C: While Ragnar could have far more conflict about the morality of his actions. In the opening scene, he has a vision of Odin and we understand that his culture is about glory and dying on the battlefield, while later in the show he meets Christians who have an entirely different faith and outlook on the world. It would be interesting to see him have an internal struggle as he tries to balance his desire to create a powerful legacy for his sons with the realization that there isn’t glory in killing people who don’t fight back. Whereas in the show he kind of just sits back and lets his men murder a lot of monks—he doesn’t get too involved and doesn’t seem to emote about it at all, really.
A: Speaking about Odin, that’s another interesting aspect of the opening scene which the show doesn’t follow up on. Ragnar sees the All-Father—looking eerily similar to Terry Pratchett, for some reason—and although he does reappear once or twice in the next couple of episodes, his appearance never has any impact! Why have Odin at the start if you’re not going to use him again?
C: The opening is a very dramatic and spiritual scene. If the show worked to incorporate this representation of Ragnar’s religion throughout, it’d be a strength, not a problem.
A: Moreover, in the sagas, Odin’s advice is always slightly dodgy, and normally comes with a high price, so it would be interesting to see that on the screen.
C: Exactly. But instead, the way in which Vikings portrays the relationship between characters and their faith completely changes after the first three-or-so episodes. And a lot of characters fluctuate between absolute cynicism and devout belief without really spending much time between those two extremes.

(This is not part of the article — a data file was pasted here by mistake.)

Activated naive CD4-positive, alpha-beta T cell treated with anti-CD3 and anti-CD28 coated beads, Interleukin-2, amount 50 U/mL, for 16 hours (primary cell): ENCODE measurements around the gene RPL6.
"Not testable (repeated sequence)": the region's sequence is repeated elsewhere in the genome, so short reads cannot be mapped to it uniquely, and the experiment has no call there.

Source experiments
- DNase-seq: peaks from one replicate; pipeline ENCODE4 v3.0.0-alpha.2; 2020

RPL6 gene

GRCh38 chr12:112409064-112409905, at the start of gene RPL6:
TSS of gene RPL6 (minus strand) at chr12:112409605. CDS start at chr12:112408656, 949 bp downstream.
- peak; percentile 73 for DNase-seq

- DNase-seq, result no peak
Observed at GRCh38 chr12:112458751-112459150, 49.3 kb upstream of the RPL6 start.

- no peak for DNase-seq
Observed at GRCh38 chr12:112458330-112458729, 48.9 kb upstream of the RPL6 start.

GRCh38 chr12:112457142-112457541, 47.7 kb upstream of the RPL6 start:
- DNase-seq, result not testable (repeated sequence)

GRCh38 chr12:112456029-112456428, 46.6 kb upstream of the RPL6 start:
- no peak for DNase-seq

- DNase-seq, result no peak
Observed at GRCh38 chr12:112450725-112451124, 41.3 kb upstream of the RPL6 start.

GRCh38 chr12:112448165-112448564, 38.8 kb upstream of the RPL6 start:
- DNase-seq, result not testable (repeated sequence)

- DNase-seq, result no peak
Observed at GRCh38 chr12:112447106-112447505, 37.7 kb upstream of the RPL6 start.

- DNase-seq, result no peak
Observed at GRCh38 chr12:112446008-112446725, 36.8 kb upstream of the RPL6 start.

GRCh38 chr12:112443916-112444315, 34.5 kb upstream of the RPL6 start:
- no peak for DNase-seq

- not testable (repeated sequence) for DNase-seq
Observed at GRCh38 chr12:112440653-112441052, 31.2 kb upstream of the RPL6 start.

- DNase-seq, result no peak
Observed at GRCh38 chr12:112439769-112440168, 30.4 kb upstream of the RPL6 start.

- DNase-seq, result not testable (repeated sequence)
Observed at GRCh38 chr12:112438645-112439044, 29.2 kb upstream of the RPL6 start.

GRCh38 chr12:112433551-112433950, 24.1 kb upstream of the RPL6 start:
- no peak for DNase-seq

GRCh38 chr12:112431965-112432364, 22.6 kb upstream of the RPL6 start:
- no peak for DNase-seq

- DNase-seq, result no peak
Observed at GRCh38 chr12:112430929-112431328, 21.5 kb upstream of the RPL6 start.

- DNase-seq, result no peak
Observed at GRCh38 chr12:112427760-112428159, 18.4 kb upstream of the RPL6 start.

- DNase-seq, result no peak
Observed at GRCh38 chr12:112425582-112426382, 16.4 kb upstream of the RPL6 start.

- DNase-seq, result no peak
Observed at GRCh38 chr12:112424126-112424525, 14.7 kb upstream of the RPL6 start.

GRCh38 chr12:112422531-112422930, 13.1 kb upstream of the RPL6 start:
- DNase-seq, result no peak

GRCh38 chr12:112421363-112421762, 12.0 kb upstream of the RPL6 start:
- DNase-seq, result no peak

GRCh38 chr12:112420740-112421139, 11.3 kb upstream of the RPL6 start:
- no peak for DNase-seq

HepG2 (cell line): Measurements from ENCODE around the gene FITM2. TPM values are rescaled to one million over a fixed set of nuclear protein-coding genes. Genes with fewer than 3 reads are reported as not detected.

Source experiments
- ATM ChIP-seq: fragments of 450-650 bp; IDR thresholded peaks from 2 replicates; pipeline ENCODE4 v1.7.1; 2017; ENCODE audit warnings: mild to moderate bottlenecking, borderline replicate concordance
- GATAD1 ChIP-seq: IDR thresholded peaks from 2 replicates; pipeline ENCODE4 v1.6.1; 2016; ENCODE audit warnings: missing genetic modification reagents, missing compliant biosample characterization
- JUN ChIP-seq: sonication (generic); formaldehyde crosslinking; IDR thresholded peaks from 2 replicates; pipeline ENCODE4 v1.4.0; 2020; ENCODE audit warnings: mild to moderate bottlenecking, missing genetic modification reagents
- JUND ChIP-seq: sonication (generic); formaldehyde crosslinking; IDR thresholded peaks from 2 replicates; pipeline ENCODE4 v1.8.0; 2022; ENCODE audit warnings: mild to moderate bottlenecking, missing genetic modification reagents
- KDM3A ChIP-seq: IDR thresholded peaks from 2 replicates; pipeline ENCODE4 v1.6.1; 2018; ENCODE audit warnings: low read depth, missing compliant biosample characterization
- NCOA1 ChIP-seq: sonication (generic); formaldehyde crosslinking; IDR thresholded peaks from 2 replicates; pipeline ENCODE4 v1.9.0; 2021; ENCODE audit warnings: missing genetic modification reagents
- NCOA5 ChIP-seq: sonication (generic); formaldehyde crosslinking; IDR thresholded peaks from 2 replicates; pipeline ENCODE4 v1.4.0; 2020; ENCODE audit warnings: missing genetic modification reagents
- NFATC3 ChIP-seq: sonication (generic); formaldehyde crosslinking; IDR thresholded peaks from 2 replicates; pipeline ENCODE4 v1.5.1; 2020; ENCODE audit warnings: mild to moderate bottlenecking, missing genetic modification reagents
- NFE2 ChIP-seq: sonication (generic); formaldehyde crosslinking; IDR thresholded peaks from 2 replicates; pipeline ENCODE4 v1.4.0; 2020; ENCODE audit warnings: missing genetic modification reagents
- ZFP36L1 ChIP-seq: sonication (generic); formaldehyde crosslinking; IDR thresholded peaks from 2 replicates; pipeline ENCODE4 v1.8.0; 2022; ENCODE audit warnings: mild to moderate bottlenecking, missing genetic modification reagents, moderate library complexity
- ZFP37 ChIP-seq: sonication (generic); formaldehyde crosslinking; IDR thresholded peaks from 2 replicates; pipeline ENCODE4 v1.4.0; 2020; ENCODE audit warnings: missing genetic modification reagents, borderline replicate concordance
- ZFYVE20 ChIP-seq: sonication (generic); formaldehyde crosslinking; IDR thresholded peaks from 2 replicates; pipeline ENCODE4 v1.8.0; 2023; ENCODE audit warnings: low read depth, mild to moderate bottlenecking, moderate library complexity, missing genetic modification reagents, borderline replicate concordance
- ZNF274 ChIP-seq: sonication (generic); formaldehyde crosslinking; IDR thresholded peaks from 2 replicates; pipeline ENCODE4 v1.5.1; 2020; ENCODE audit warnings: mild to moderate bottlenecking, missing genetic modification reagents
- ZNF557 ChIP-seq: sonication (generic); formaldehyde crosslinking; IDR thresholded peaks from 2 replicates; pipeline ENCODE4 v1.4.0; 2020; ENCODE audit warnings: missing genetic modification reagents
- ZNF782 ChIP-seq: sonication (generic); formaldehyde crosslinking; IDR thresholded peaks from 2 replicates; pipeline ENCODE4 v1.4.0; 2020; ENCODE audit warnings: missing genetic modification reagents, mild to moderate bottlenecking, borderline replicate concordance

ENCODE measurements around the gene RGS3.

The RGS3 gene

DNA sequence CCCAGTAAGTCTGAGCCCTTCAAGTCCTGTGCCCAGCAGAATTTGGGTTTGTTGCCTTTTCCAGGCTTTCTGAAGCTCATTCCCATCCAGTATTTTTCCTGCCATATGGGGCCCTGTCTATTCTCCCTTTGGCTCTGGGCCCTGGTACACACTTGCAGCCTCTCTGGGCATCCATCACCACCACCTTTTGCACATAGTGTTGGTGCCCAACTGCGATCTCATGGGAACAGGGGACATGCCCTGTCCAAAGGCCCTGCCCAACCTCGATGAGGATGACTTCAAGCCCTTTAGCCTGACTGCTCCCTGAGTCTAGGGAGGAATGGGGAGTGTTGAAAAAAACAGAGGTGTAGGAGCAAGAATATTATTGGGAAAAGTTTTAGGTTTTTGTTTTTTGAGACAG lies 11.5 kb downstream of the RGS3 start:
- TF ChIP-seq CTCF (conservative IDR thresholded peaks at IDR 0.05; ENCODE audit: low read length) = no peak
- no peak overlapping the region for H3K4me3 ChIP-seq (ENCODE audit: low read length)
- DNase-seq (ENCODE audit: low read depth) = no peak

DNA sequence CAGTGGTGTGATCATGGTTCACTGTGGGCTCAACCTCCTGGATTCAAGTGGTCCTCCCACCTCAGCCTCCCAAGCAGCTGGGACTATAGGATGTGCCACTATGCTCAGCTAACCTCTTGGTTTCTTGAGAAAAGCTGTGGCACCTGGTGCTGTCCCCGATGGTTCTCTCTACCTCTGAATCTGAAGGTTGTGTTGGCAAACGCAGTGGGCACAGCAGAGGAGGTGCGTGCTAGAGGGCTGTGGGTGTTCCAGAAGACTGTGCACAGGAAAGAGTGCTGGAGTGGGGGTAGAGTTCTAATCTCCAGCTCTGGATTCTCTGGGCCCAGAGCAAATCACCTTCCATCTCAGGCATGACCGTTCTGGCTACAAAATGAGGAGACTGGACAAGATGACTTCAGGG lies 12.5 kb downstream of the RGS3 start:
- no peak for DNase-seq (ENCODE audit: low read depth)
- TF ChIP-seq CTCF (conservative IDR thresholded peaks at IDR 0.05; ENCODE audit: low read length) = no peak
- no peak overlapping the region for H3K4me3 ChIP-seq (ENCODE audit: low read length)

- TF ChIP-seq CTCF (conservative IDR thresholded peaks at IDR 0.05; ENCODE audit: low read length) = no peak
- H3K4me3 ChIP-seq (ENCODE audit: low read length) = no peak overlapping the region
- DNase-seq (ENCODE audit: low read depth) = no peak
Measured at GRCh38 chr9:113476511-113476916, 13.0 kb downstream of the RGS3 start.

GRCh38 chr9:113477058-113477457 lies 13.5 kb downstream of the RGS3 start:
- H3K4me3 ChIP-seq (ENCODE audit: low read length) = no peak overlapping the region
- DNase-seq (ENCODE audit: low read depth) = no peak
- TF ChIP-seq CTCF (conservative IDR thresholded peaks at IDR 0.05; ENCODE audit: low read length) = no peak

A: We’re left continually in doubt as to whether many of the characters actually believe in the gods, despite seeing some of said gods. Lagertha goes to Uppsala and makes pleading sacrifices, but also invents falsehoods about the gods at other times. She doesn’t really seem to mind annoying them, except when she does.
C: So our second workshop suggestion would be to actually develop some of the things which make the Vikings so fascinating as a historical group—religion being a big example. Vikings’ narrative introduces the gods from the get-go, and that’s the most difficult part—having established Odin as a character, we just need to continue feeling his presence and influence throughout the show.
A: That mention of the Vikings as a historical group really nicely segues into another point that I wanted to make. Now I realise that I am overly-particular about accuracy—
C: We should take a moment to acknowledge that you are incredibly knowledgeable about Vikings’ source material. If I’m not mistaken, your undergrad degree at UCL was in Viking Studies.
A: Indeed—I have four whole years proving that I can be snobbish about this show.
A: And also, this show aired on the History Channel, so I feel like it should make time to be accurate. I’m willing to sacrifice some historical facts for a the sake of plot and audience interest—a good point made by M. Dobson in his take on the show—but some of the inaccuracies feel quite sloppy. The Anglo-Saxon Chronicle records that the attack on Lindisfarne takes place in January 793. Even if, as lots of historians think, that’s a misprint for June, we’re still saying that Ragnar and company are fighting in the Baltic earlier that year—and there’s no frost and everything’s green, so it’s not that early in the year—then get back to whichever part of Scandinavia they’re from, talk to Floki the shipbuilder, get an anchor and stuff made, then set sail. Couldn’t they have just made it 792 in the opening?